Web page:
Private collection, USA
A Karagam dancer, his hair tied in a kudumi at the back of his head and wearing a vertical black tilaka on his forehead, dances balancing on his head a pot filled with water (karagam) and with tiered leaves and flowers cascading down. The pot is surmounted by a stick covered with leaves of the margosa tree and with flowers, representing the goddess Mariamman. He wears green drawers and carries a flower in his left hand and a stick decorated with leaves in his right.
Mariamman is the main mother goddess figure of the Tamil country and is associated with fertility and the bringing of rain. At her main festival in April young men and women dance with pots of water and margosa leaves on their heads. For a comparable image in the British Museum, see Asia 1884.0913,0.22 (Dallapiccola 2010, no. 15.6).
Southern Indian artists in the 18th century were among the first to adapt their styles and subject matters for their new patrons from the French and English East India Companies. Hindu deities and religious scenes had been the traditional decorations on the walls of temples throughout the south, so it was a simple matter for the artists to produce sets of deities and festivals on paper to inform westerners of the many unfamiliar aspects of south Indian Hinduism. These paintings were painted in brilliant colours against an uncoloured ground. It was again a relatively easy further step for these artists also to produce sets of occupations, castes, ascetics and festivals when British tastes changed to want permanent records of local life. The figures were normally in the early period painted in pairs, a man and his wife, originally standing on a simply painted ground and with a blue sky background behind them, sometimes with a narrow strip of tangled clouds at the top. Around 1800 more details of landscapes and more naturalistic clouds were added and the clouds began to cover the whole sky in jagged alternations of blue and grey.
Men from Tanjore of the muchi or leather-workers caste are thought to have been the artists of these sets, athough inscriptions of some of the albums and paintings indicate that they must have moved to other towns, particularly Madras, in search of employment, where they continued to paint their traditional subjects. Other centres where they are known to have painted included Vellore and Trichinopoly. The artists based in Trichinopoly specialised in painting on small sheets of mica that were mounted on paper guards and bound into albums. By the mid-19th century the artists had often abandoned painting couples, a man and his wife, and instead concentrated on single figures, as found here in this set.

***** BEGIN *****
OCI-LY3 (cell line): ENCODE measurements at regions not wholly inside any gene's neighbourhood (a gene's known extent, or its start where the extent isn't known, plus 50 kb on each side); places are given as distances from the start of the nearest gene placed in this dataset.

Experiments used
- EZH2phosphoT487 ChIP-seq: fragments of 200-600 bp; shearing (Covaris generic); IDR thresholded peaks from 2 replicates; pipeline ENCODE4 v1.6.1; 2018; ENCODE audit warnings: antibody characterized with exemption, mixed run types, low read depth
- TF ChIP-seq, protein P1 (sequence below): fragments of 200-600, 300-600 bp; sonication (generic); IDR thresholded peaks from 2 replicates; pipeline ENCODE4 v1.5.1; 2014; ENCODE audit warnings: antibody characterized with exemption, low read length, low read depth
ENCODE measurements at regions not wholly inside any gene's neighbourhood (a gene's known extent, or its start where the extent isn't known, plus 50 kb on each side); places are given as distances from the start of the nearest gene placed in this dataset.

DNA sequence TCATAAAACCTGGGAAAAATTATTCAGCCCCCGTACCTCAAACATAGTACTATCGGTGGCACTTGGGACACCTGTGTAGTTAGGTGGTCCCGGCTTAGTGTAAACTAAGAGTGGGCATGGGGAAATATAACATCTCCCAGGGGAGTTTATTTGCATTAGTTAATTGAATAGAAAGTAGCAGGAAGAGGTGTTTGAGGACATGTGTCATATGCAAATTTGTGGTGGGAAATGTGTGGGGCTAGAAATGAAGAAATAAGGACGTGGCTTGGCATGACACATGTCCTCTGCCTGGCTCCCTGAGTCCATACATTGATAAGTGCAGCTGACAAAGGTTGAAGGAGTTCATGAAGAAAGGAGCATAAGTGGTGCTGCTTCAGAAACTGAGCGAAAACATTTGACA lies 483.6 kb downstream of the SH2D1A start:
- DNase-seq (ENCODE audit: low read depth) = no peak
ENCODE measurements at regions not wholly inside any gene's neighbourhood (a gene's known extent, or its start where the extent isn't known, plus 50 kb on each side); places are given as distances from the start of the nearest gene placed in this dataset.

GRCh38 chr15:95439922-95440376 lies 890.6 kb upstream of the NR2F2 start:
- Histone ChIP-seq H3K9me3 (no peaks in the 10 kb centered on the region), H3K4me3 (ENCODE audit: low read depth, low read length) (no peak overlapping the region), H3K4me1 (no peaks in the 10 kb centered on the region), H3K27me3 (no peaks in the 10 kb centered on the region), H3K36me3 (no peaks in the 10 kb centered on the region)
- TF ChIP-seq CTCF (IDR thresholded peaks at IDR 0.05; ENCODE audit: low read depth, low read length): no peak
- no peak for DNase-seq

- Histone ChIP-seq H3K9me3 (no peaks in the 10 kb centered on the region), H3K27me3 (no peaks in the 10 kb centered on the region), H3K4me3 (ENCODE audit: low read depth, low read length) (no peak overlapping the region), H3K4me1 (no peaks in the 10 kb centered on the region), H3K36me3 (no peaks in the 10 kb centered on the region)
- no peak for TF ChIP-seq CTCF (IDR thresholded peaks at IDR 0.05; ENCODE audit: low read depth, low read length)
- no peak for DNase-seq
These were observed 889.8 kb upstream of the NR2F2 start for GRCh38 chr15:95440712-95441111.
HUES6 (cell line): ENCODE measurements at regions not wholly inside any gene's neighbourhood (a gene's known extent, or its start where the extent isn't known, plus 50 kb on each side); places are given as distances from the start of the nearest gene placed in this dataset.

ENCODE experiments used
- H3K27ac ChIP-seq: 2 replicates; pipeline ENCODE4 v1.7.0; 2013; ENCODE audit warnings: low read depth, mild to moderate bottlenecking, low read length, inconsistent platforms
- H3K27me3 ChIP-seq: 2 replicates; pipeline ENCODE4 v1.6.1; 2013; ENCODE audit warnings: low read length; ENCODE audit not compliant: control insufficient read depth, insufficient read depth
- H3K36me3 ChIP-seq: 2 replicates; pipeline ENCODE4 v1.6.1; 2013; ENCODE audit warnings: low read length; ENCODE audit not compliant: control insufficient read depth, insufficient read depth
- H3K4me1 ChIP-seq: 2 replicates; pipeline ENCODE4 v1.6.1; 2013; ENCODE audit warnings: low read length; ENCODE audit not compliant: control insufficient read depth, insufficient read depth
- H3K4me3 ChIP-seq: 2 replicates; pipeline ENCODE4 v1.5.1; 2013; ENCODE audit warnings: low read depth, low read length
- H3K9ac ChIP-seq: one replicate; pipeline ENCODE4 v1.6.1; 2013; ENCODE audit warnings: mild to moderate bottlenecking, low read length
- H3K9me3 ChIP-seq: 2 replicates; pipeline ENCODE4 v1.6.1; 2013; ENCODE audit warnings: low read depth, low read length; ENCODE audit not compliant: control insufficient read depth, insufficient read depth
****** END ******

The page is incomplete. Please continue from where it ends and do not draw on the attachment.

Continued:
The figures in the set are well drawn, lively and colourful, with good modelling of forms and facial features. Without inscriptions, however, some of the women especially are difficult to identify, but most are normally based on earlier identified figures. Many of the single women seem modelled on the ‘wife’ half of the earlier couples. The women normally wear the elaborate jewellery of the south, with various heavy earrings, hairpins, noserings, necklaces, bracelets and anklets, not detailed here.
References below are to comparable albums in the published catalogues of the collections of the Victoria & Albert Museum and British Museum, London. Accession numbers are included here as both collections are now on-line.
Archer, M., Company Paintings: Indian Paintings of the British Period, Victoria and Albert Museum, London, 1992
Dallapiccola, A., South Indian Paintings: a Catalogue of the British Museum Collections, British Museum Press, London, 2010
EXPERT: J.P. Losty
J.P. Losty was for many years curator of Indian visual materials in the British Library in London and has published many books and articles on painting in India from the 12th to the 19th centuries.
Artiana would like to thank J.P. Losty for his expertise and assistance in preparing this catalogue entry.